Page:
November's presidential election has caused Democrats to do some soul-searching. The cold, hard facts call for bold conversation and new ideas within our party.
According to the National Committee for an Effective Congress, Democrats lost 97 of the 100 fastest-growing counties in America. The National Election Pool's exit data show that between the elections of 2000 and 2004 we lost ground with a wide array of voting groups, including Catholics, Latinos, African Americans and married voters. Four weeks ago I entered the race for the Democratic National Committee chairmanship to address these disturbing trends and to talk about the issues that affected voters' choice between President Bush and Sen. John F. Kerry.
National security concerns were the primary cause for Kerry's defeat. Democrats failed to convince voters that our vision for American security was better than Bush's failed policies. The world is different after Sept. 11, 2001, and if we Democrats cannot make Americans feel safe, we will not win future elections.
As a member of the National Commission on Terrorist Attacks Upon the United States (the Sept. 11 commission), I sincerely hoped to have a conversation with Democrats about our challenges in communicating a national security message and about how we come together to talk about the many values issues that unite us as Democrats and that also figured in the 2004 election.
Unfortunately, instead of these important issues getting the attention they deserved, the abortion issue dominated much of the discussion of my campaign for the DNC chairmanship. The reason was that I am "pro-life," holding a different personal view from many Democrats. Opposition to my candidacy (which I ended this week) from the Democratic "choice" constituency was vigorous and unrelenting. Fair enough -- we disagree. But let's take a look at the current politics of abortion and its effect on how voters view the Democratic Party.
During the past four years Karl Rove and the Republicans have effectively manipulated the political dialogue and votes in Congress to label Democrats as supporters of "partial birth" abortion and "abortion on demand." They have painted all Democrats with the same broad brush as being "pro-abortion," rather than "pro-choice." This is hurting us with churchgoing African American, Latino, Catholic, rural and suburban voters.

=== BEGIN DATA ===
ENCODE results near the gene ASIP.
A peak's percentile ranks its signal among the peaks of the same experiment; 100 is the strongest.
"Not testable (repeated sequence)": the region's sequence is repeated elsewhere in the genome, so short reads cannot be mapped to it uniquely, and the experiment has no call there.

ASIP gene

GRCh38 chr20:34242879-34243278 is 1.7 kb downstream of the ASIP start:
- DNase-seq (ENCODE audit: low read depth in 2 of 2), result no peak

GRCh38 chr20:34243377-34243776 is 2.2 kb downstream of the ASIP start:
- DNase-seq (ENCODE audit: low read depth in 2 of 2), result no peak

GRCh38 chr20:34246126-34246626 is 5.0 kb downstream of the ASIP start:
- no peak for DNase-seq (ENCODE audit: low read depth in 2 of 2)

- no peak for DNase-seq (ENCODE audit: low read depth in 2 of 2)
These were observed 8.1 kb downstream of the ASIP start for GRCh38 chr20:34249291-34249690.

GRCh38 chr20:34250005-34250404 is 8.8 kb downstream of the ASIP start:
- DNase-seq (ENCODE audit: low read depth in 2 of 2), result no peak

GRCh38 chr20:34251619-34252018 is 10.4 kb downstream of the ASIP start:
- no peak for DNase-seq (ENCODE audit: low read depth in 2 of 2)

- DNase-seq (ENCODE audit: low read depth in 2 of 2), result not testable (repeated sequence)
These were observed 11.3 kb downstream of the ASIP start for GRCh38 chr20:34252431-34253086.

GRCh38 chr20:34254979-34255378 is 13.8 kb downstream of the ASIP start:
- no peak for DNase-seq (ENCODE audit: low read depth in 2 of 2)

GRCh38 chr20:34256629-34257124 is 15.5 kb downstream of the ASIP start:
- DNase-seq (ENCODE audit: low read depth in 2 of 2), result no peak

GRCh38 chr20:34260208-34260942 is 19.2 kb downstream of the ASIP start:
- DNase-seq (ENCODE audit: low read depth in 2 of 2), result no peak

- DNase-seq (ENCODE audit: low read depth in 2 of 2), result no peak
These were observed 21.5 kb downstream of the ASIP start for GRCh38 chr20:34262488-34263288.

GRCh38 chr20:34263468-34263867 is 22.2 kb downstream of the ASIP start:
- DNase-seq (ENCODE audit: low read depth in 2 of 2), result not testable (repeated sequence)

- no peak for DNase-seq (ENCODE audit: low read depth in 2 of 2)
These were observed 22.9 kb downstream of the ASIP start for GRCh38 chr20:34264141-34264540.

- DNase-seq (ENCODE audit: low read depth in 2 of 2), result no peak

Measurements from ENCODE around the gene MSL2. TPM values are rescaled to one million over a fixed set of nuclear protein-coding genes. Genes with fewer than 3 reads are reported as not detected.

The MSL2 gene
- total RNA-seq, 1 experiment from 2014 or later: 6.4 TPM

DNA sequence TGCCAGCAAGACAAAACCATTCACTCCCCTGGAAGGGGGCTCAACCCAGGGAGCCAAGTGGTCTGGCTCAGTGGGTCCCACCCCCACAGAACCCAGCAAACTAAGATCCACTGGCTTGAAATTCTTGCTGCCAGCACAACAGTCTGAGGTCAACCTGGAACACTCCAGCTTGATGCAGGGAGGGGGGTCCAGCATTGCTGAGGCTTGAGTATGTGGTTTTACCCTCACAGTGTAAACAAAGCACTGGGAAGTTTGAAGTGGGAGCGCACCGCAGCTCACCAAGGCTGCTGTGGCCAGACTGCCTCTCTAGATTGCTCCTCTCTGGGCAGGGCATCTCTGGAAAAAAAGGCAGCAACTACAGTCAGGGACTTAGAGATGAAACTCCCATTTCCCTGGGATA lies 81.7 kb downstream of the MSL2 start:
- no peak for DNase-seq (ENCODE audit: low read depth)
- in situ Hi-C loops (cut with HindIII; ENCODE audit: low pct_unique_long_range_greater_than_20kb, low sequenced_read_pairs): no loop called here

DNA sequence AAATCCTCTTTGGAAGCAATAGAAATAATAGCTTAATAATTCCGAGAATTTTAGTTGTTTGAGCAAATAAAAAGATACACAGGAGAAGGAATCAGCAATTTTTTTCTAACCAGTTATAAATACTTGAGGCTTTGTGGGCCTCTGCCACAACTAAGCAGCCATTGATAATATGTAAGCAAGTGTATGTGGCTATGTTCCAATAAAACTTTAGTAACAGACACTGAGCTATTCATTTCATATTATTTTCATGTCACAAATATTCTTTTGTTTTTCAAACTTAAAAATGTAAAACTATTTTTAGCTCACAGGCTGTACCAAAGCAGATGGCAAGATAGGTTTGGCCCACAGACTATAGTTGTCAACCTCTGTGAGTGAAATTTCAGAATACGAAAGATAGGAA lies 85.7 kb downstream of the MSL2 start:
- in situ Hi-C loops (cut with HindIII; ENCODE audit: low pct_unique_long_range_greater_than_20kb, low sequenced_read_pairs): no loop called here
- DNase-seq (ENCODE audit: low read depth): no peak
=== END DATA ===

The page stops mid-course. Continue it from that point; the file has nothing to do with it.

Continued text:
Meanwhile Bush campaigned throughout the country with former New York mayor Rudolph Giuliani and California Gov. Arnold Schwarzenegger, two moderate pro-choice Republicans. This Republican two-pronged approach was again apparent in early January, when the new Republican National Committee chairman, Ken Mehlman, appointed JoAnn Davidson -- who is pro-choice -- as co-chairman of the RNC.
We Democrats are long overdue for an open discussion of this vitally important issue. While many Democrats may not want to have this discussion right now, some of our leaders are stepping forward. Just two weeks ago Sen. Hillary Rodham Clinton of New York said that when it comes to abortion, "people of good faith should try to find more common ground." Sen. Edward M. Kennedy of Massachusetts urged DNC members not to apply a "litmus test" to me as a pro-life candidate for the DNC post.
Despite differing views on abortion within our party, we need to focus our attention on where we agree. We can agree that abortion is a difficult and heart-wrenching decision for any woman and that every woman respects life. We can agree that abortions should be extremely rare, and we should work hard to reduce their number by supporting family planning programs, funding for the Women, Infants and Children program, and adoption tax credits. During the Clinton administration, we reduced abortions by 11 percent by focusing on such efforts. And I would hope we could eventually find agreement on wider Democratic support for banning late-term abortions and supporting parental notification for young teenagers.
We need to be inclusive and respect different views on abortion -- and other issues -- within our party. Democrats will not make up the difference of seven seats in the Senate or 17 in the House if we apply litmus tests to Democrats on individual issues.
We Democrats are famous for having lively debates inside our party. Our proud tradition is that we represent the full breadth of the American experience and that we welcome clashes in perspective that ultimately lead to greater understanding. Think back to the mid-20th century, when a young mayor of Minneapolis, Hubert Humphrey, had the courage to stir a backlash from the entrenched party leadership. He ultimately brought the party -- and the nation -- to a new era of civil rights and social justice.
Now we are faced with a choice. Will the party open its tent to people of differing views -- be they views on abortion or other pressing national issues -- or will it exclude those who may have different views but agree with us on many of our core principles? I believe that, to be successful, we must focus not on what divides us but what unites us. When we unite around our common Democratic values and welcome more Americans to our fold, we will be better -- and stronger -- for the effort.
The writer, a former Democratic representative from Indiana, is president of the Center for National Policy, a public policy research organization.